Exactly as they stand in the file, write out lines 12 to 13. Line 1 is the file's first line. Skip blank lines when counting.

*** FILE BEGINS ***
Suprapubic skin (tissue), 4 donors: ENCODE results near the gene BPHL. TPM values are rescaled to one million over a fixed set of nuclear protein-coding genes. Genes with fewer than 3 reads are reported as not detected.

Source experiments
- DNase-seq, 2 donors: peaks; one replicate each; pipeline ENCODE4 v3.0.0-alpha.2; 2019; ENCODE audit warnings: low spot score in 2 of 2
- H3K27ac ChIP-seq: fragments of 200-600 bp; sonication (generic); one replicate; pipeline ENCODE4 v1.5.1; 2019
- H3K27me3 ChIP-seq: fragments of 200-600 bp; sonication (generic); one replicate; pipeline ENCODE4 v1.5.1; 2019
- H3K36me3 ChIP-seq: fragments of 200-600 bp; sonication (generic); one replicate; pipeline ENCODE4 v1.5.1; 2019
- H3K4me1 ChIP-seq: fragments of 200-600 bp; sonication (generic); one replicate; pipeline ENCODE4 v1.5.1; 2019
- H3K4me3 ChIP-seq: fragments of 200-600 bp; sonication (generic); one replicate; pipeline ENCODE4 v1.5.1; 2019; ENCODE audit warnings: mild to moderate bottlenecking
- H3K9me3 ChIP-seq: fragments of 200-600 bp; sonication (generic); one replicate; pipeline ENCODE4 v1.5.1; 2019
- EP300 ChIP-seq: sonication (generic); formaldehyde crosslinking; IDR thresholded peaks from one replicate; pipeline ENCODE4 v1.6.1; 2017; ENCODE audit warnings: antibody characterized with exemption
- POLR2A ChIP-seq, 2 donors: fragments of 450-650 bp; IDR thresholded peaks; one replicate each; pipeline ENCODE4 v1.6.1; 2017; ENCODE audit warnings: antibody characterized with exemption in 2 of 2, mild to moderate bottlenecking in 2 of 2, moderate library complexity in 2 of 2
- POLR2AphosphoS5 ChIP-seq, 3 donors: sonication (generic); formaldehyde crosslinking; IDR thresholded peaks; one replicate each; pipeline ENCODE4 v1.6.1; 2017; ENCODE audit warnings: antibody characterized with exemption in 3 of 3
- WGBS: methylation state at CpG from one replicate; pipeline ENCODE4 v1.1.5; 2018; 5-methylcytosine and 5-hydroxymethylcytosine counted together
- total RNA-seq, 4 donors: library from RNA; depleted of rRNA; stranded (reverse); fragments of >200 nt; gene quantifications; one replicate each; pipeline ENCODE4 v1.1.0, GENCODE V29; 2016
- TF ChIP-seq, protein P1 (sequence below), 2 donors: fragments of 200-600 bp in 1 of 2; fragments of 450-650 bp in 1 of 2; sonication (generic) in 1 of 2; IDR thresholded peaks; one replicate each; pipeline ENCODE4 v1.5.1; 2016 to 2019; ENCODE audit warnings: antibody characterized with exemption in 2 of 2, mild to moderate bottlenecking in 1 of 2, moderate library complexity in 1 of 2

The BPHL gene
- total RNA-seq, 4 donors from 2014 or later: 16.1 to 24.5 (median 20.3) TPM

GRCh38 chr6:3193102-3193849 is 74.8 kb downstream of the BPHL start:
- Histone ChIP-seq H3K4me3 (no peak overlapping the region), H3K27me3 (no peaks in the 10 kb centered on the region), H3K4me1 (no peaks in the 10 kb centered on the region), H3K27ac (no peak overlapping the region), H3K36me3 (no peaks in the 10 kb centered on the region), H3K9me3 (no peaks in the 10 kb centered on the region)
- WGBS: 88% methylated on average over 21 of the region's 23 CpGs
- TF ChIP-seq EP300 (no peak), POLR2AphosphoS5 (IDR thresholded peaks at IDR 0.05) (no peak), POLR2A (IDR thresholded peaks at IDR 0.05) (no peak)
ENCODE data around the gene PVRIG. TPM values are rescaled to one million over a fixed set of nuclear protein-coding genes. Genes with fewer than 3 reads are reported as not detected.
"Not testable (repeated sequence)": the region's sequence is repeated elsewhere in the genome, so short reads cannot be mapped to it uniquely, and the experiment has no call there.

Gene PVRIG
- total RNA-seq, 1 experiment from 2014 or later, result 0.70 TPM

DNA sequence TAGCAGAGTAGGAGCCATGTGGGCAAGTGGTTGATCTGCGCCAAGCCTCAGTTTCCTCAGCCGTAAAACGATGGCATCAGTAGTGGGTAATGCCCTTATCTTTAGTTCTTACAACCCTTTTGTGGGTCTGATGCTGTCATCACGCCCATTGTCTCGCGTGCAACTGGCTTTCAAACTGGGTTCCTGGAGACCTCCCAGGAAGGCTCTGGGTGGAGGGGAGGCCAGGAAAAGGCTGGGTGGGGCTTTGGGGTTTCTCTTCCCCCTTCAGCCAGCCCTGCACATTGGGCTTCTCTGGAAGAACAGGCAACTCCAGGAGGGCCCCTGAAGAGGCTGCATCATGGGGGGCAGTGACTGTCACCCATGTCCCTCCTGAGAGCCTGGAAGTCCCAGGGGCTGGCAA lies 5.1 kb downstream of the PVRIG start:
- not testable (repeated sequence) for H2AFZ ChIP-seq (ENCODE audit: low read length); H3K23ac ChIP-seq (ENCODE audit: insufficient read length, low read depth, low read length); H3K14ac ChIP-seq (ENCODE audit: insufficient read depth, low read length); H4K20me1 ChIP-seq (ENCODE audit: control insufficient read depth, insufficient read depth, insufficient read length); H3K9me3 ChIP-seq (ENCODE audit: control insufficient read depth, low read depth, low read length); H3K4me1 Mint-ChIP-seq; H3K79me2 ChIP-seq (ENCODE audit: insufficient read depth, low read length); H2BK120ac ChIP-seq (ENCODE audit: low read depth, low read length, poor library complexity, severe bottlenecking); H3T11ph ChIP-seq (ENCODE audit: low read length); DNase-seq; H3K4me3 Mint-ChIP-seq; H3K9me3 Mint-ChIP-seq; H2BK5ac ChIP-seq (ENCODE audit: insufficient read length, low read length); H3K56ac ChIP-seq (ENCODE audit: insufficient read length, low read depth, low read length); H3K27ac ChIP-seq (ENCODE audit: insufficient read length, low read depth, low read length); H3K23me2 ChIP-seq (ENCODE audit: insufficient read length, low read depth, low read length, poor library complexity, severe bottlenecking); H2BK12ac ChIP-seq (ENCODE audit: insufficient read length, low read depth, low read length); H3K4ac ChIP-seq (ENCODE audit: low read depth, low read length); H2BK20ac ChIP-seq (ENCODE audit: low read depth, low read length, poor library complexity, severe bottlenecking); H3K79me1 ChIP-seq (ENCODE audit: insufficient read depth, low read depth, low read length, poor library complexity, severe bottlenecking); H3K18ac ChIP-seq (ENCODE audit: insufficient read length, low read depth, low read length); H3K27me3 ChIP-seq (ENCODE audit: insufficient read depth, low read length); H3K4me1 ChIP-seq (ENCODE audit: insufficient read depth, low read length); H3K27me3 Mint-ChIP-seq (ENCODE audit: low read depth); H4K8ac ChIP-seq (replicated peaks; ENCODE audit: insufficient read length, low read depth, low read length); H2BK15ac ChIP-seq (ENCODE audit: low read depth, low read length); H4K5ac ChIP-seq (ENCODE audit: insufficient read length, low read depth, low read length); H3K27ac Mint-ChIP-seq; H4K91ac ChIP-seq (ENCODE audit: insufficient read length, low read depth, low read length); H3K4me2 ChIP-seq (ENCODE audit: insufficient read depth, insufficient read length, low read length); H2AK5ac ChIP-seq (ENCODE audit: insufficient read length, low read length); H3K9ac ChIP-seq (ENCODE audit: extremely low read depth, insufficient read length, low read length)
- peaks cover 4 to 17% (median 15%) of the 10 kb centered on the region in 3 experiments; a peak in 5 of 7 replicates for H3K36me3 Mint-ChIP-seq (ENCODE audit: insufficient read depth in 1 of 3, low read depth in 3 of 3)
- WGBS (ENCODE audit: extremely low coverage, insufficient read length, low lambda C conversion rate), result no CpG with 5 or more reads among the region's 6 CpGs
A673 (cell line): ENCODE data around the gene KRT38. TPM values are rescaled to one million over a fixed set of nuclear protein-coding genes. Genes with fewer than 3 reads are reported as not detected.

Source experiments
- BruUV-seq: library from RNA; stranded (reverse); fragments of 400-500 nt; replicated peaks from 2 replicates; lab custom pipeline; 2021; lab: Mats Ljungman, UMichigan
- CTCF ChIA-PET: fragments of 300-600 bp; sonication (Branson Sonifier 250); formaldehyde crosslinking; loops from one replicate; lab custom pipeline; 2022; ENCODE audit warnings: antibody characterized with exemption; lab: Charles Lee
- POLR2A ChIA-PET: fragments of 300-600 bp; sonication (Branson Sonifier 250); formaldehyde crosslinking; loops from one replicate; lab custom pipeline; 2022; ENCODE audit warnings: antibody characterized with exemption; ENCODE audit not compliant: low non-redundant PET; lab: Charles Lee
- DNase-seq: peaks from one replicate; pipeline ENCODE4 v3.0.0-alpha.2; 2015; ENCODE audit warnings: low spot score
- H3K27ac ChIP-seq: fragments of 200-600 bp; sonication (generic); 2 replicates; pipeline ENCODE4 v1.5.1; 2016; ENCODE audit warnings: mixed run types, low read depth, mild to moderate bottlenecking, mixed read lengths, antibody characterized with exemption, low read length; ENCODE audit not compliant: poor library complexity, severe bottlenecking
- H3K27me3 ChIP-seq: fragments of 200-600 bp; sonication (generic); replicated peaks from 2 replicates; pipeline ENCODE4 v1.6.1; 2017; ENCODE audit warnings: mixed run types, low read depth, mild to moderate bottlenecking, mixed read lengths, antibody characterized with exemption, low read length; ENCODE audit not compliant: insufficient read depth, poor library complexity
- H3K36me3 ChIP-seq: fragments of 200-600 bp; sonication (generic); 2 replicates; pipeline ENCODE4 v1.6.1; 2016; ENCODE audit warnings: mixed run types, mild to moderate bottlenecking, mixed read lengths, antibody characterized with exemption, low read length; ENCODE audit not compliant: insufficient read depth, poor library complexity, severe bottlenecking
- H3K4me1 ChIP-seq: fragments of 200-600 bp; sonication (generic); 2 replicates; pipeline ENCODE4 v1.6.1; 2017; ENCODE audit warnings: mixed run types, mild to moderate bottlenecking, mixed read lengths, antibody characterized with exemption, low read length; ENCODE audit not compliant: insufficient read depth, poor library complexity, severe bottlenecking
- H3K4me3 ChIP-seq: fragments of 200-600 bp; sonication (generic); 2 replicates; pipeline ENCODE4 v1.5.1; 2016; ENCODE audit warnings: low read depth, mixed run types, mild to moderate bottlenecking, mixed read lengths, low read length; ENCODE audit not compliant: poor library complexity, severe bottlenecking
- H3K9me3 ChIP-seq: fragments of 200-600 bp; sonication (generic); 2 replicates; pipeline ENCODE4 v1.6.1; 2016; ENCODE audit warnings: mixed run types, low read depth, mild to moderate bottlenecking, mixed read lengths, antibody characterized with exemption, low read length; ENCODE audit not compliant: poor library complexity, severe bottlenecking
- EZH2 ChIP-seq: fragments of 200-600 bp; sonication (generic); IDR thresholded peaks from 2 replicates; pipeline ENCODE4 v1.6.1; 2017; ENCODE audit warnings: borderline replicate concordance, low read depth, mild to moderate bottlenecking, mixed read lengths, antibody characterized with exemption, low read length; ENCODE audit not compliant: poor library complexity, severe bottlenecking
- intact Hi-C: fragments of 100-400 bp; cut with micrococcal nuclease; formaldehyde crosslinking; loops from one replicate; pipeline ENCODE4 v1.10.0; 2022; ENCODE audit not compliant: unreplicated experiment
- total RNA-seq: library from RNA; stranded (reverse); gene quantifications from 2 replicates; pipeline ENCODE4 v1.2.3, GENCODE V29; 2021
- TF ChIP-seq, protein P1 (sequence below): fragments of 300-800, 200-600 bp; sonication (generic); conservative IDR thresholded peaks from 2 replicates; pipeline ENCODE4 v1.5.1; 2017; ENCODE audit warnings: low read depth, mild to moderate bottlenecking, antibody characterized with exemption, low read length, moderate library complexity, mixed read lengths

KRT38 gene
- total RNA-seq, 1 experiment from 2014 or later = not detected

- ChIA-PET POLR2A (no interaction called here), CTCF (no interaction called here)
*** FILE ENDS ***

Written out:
- POLR2AphosphoS5 ChIP-seq, 3 donors: sonication (generic); formaldehyde crosslinking; IDR thresholded peaks; one replicate each; pipeline ENCODE4 v1.6.1; 2017; ENCODE audit warnings: antibody characterized with exemption in 3 of 3
- WGBS: methylation state at CpG from one replicate; pipeline ENCODE4 v1.1.5; 2018; 5-methylcytosine and 5-hydroxymethylcytosine counted together